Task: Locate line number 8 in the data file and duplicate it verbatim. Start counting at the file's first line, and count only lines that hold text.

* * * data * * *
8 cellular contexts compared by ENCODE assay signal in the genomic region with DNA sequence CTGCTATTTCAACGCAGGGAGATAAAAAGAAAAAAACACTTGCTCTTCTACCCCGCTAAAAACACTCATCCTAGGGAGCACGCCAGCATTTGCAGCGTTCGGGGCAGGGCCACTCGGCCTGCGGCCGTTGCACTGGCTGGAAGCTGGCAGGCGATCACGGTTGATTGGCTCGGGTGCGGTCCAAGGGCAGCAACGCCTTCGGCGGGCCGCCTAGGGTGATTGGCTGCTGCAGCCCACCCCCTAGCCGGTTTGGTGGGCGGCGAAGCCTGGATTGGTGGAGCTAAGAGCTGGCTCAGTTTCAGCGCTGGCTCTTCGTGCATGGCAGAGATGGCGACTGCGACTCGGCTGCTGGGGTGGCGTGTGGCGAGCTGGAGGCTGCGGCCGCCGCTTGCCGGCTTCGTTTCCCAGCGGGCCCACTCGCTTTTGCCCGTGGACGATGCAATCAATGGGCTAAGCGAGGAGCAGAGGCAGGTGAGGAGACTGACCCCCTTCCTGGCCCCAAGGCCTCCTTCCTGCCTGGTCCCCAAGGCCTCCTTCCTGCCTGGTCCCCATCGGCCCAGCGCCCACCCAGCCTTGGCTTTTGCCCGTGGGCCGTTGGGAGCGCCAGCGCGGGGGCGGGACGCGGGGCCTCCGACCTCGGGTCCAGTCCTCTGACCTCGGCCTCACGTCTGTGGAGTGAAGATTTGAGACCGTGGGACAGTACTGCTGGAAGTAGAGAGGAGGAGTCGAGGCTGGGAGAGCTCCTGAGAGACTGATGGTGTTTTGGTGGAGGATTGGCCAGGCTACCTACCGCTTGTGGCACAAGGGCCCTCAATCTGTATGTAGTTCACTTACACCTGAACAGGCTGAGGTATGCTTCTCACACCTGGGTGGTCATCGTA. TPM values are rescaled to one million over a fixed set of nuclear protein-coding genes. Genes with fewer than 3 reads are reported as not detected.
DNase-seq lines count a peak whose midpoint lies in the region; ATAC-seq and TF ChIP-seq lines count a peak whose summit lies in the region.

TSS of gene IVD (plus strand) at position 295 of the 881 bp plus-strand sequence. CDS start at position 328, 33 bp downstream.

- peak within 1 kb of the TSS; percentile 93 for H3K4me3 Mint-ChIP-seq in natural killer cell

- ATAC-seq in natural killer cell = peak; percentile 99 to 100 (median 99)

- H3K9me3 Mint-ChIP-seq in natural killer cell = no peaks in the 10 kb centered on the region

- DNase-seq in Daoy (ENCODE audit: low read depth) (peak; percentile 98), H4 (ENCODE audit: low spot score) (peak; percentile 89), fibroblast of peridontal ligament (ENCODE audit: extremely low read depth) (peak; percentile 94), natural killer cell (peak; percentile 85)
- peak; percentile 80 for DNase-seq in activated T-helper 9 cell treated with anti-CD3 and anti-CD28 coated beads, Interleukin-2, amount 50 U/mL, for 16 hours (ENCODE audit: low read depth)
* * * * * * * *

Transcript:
- peak; percentile 80 for DNase-seq in activated T-helper 9 cell treated with anti-CD3 and anti-CD28 coated beads, Interleukin-2, amount 50 U/mL, for 16 hours (ENCODE audit: low read depth)